A few years later, when that cousin was a little older, his parents overheard him talking to a friend. “If you believe in God, you’re stupid!” he said. “I believe in science. Don’t you know the universe was created by the Big Bang?” His parents felt sad, and worried that because they hadn’t taken their son to church, they hadn’t given him a chance to have a spiritual life.

“It seems we’re raising a staunch atheist,” my uncle told me. “We’re not religious, but we’re—you know—like, agnostic. We don’t want him going around telling people they’re stupid.”

For most of my life I’ve been a person who argues on behalf of religion and spirituality—and sometimes, therefore, against science when around staunch atheists—and who argues on behalf of science when around the deeply pious. And yet, “argues” is the wrong word; I so badly want to turn away from argument, from debate, from polarity. So I should become a diplomat for the values of compassion and pragmatism, because most of us can find common ground there. And in those moments when we can’t, God or nature help us.


After I first heard the word cisgender, I started using it to describe myself. I said I was a ciswoman, and it felt true at the time. What it meant to me was that I didn’t identify as trans. Over the last two years, as Kelly and I have explored our gender identities together, I’ve realized that I no longer identify as cis. I’ve thought a lot about changing my pronouns to they/them, but I waver, because on many days she/her pronouns do not feel unbearable. Those words usually don’t make me feel dysphoric, even though they do bother me. I identify as gender nonconforming but also, in many ways, as femme, and it’s hard to explain to straight people how being femme is different than being a woman.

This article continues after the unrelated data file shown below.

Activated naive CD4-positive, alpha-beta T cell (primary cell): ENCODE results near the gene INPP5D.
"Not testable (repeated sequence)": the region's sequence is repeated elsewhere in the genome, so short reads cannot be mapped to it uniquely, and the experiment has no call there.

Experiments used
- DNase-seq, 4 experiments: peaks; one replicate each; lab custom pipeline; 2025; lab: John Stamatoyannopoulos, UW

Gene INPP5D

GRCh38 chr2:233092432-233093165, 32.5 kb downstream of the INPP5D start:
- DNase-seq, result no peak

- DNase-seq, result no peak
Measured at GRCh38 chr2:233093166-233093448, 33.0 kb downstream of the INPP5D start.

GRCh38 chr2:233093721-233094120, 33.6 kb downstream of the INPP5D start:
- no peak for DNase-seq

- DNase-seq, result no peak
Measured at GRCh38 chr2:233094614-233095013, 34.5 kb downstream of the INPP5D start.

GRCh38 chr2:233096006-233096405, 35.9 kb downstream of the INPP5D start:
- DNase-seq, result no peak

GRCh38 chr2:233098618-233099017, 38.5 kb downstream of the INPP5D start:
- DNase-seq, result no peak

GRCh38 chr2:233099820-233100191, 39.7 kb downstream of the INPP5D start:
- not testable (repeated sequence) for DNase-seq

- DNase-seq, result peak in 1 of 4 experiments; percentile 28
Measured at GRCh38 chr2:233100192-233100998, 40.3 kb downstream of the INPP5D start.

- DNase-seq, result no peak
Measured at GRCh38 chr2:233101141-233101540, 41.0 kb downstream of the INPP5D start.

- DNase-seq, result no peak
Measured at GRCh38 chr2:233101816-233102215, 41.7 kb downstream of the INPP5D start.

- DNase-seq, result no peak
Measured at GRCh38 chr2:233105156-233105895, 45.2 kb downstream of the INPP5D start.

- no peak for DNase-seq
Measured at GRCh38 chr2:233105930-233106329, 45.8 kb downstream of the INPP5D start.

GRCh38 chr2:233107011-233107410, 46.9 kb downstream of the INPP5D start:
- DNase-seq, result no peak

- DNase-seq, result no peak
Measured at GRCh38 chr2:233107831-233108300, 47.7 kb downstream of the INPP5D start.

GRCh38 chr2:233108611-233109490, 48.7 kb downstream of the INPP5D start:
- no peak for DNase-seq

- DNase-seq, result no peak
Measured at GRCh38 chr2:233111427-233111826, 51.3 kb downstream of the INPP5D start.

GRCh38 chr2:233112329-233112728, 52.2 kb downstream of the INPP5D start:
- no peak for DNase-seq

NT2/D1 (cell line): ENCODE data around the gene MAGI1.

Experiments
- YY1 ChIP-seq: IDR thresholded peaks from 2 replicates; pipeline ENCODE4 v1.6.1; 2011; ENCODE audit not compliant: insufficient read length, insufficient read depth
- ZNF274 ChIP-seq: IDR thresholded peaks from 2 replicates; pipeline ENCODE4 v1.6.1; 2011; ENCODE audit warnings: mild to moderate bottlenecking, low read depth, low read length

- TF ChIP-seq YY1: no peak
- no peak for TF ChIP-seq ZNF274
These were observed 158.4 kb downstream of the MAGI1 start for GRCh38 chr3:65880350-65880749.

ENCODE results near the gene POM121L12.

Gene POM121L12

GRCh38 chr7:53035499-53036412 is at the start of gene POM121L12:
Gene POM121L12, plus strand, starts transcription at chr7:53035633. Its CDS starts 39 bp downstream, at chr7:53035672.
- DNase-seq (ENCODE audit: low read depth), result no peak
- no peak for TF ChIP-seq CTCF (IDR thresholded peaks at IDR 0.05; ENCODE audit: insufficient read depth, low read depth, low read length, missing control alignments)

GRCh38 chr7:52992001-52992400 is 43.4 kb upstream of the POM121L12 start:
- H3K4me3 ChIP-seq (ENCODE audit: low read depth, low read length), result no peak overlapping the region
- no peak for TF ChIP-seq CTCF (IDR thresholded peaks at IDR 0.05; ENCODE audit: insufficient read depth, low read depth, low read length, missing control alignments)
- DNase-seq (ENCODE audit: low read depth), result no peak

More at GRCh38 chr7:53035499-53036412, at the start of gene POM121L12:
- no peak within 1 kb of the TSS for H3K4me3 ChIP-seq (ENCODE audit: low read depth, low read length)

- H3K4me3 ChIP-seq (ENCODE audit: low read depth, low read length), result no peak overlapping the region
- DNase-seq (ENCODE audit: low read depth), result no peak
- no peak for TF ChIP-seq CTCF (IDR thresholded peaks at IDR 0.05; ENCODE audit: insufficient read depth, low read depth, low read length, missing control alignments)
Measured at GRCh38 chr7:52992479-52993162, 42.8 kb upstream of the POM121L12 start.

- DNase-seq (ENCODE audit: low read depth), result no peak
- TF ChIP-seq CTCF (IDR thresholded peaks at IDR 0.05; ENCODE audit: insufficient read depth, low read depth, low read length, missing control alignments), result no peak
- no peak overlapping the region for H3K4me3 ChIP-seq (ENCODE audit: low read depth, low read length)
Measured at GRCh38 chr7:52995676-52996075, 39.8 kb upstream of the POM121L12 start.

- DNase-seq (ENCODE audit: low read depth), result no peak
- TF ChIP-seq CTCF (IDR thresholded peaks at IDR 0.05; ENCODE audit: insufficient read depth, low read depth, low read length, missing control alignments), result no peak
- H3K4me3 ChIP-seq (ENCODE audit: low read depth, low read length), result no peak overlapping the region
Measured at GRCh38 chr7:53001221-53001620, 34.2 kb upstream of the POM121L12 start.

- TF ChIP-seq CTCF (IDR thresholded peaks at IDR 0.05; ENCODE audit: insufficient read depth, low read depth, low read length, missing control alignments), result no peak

Perhaps one way to say it is that I identify with women, even if I don’t identify as a woman. 

Sitting in the other room, Kelly sends me a link to a strap-on harness for trans women. It’s the same company that makes my harness, but this one is roomier. A few minutes later, I send back a link to a “dual density” cock—it has a hard inner core with a supple layer on the outside—that comes in many colors: several different “flesh” shades, and a few bright ones, blue and pink and green. 

I know that if I had a cock, I wouldn’t want to give it up. When I was younger, I chalked my fantasies up to “the male gaze” and some watered-down, culturally twisted version of the idea of “penis envy.” These days I understand my fantasies as something else—as real aspects of my sexuality. They are, after all, my sexual fantasies. I have always fantasized about being a man, ever since I was quite young. I’m almost always fucking a woman, bending her over a bed or a desk. 

Here’s the scientific method, translated into my own words:

  1. Wonder about something.
  2. Try a little something.
  3. Feel curious and surprised at what happened when you tried it.
  4. Try to figure out what just happened.
  5. Articulate it.
  6. Try to repeat it in different ways.

Now I see that it should really be a lot like finding a new sexual partner: Wonder about someone. Try a little something with them (in bed). Feel curious and surprised about what you experienced together (in bed). Try to figure out what just happened (in bed). Articulate it (turn to each other and say, “hi, we just had sex”; or, don’t necessarily do that). Try to repeat it in different ways (experiment!).